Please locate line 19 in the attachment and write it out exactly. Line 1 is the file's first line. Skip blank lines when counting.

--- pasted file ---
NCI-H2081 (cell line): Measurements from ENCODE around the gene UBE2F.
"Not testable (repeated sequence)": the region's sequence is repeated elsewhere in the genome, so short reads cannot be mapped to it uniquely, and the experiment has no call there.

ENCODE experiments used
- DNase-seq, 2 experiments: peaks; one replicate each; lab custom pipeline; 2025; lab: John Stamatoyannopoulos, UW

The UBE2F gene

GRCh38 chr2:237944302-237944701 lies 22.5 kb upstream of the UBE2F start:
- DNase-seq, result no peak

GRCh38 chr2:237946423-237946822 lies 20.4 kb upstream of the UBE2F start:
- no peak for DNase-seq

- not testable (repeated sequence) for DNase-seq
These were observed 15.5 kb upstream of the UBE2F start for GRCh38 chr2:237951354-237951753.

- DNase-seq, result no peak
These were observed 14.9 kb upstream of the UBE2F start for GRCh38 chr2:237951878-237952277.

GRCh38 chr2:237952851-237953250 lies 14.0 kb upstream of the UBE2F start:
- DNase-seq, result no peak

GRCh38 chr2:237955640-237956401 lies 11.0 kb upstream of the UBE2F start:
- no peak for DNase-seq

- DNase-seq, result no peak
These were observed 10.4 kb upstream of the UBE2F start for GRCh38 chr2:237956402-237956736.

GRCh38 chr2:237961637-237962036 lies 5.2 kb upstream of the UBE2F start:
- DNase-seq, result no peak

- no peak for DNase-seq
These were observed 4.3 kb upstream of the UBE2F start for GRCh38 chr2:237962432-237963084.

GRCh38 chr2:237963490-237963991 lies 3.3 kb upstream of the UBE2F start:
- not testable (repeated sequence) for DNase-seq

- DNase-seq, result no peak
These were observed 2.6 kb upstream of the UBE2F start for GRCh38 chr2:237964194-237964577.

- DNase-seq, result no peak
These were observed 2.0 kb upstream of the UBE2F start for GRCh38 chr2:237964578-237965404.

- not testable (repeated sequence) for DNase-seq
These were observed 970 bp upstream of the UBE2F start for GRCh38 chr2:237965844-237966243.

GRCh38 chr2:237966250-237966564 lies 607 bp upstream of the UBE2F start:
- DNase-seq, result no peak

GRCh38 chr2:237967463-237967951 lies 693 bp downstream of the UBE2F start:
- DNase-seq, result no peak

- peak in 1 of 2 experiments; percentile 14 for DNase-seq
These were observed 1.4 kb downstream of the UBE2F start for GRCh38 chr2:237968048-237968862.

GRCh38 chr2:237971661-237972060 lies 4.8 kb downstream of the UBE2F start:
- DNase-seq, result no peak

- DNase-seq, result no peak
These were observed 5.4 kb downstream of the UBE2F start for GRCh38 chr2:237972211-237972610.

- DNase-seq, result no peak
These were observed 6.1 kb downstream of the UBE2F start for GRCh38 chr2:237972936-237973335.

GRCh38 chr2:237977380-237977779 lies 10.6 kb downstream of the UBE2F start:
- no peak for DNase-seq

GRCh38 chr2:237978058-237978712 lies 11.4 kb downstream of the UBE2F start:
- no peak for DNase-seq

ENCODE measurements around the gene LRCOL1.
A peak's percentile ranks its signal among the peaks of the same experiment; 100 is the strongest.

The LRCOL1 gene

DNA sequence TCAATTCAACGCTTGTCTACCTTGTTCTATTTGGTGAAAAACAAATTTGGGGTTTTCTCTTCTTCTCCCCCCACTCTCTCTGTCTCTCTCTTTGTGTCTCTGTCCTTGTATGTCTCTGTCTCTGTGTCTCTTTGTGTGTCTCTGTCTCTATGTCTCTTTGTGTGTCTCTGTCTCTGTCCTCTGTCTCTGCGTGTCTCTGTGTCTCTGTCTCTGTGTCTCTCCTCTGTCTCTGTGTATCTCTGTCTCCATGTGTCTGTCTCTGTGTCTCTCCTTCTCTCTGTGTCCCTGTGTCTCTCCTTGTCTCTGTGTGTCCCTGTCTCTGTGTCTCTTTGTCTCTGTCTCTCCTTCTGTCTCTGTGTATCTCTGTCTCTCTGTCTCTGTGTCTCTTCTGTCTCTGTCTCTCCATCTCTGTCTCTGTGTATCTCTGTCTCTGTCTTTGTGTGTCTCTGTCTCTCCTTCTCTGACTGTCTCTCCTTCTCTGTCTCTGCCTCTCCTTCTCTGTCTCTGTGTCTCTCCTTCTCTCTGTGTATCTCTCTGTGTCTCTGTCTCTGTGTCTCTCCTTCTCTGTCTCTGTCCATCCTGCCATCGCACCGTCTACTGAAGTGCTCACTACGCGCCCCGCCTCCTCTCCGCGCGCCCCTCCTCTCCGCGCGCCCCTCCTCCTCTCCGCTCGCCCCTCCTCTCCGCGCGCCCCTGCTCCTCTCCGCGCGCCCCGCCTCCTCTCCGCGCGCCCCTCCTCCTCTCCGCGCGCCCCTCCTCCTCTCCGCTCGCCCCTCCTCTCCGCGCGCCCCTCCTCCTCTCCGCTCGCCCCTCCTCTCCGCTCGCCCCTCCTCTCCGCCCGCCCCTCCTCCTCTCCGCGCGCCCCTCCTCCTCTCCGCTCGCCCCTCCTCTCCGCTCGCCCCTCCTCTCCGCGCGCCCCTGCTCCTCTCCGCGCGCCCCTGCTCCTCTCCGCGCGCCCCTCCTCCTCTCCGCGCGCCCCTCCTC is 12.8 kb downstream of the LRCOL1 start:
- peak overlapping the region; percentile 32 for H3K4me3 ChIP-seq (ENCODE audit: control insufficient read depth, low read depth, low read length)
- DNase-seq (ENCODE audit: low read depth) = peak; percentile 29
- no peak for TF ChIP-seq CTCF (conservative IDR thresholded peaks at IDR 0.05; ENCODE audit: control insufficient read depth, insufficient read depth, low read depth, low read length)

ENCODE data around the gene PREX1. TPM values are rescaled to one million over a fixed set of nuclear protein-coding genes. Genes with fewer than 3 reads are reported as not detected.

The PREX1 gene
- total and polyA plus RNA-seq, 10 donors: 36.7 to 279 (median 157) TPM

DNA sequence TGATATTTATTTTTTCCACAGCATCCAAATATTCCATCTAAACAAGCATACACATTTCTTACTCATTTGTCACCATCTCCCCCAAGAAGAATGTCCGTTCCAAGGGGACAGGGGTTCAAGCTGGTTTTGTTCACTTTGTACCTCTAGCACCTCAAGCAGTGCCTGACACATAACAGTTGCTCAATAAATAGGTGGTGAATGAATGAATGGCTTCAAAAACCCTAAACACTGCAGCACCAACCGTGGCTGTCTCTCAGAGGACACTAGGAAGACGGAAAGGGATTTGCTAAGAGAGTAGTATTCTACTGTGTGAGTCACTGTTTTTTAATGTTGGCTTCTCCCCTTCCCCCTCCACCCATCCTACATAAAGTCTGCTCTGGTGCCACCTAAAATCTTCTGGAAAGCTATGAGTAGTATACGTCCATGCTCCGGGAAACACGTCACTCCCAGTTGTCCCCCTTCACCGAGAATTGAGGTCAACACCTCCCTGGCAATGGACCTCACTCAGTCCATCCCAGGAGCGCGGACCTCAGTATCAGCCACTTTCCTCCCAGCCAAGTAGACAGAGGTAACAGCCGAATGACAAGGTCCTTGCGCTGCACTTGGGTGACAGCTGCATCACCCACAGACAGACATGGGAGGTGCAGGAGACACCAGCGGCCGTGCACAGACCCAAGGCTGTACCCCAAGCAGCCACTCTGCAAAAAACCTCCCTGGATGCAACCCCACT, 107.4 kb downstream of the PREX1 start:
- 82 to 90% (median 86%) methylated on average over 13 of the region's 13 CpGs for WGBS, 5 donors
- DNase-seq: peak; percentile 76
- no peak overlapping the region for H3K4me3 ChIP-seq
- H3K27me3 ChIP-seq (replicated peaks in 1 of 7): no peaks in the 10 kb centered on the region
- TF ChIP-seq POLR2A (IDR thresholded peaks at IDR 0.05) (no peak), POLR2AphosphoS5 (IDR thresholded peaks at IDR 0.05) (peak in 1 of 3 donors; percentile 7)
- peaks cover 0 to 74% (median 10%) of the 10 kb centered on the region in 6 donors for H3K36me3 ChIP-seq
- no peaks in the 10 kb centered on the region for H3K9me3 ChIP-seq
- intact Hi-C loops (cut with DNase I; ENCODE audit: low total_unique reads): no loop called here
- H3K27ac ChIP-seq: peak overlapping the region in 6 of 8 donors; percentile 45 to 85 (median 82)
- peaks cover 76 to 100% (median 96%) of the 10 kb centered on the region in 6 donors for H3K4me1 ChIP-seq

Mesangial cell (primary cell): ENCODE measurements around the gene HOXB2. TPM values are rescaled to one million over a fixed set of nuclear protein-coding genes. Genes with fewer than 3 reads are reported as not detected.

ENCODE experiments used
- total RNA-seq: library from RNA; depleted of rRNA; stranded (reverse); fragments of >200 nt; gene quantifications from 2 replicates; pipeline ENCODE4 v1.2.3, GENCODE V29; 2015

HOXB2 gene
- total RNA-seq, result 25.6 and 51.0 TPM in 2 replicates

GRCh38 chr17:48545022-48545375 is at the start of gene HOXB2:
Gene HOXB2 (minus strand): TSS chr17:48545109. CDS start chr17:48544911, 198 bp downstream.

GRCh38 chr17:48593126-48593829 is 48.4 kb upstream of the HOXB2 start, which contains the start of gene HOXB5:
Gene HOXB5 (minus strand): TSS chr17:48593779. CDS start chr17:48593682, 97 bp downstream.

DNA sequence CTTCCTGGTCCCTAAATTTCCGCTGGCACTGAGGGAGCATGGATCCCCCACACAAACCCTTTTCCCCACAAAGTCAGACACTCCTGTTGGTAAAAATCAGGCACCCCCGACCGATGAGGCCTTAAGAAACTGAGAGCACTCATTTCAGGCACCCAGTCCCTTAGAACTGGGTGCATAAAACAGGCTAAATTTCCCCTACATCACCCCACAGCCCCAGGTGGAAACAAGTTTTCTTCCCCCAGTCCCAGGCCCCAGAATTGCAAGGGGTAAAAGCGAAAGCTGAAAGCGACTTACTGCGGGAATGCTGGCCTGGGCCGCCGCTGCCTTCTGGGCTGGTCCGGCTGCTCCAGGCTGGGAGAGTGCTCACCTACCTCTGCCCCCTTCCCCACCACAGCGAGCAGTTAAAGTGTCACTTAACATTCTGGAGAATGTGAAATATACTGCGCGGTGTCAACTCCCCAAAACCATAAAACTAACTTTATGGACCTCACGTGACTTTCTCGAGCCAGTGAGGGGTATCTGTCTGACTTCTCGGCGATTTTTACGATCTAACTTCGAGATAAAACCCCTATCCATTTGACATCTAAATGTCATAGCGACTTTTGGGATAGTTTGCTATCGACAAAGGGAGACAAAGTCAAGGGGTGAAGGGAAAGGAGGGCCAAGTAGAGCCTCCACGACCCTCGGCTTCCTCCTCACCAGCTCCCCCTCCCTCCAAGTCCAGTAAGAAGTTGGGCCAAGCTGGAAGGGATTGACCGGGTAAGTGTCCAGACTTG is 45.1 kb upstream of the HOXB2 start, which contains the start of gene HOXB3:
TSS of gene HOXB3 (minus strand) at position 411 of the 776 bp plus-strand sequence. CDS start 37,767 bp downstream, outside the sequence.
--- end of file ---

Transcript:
These were observed 10.4 kb upstream of the UBE2F start for GRCh38 chr2:237956402-237956736.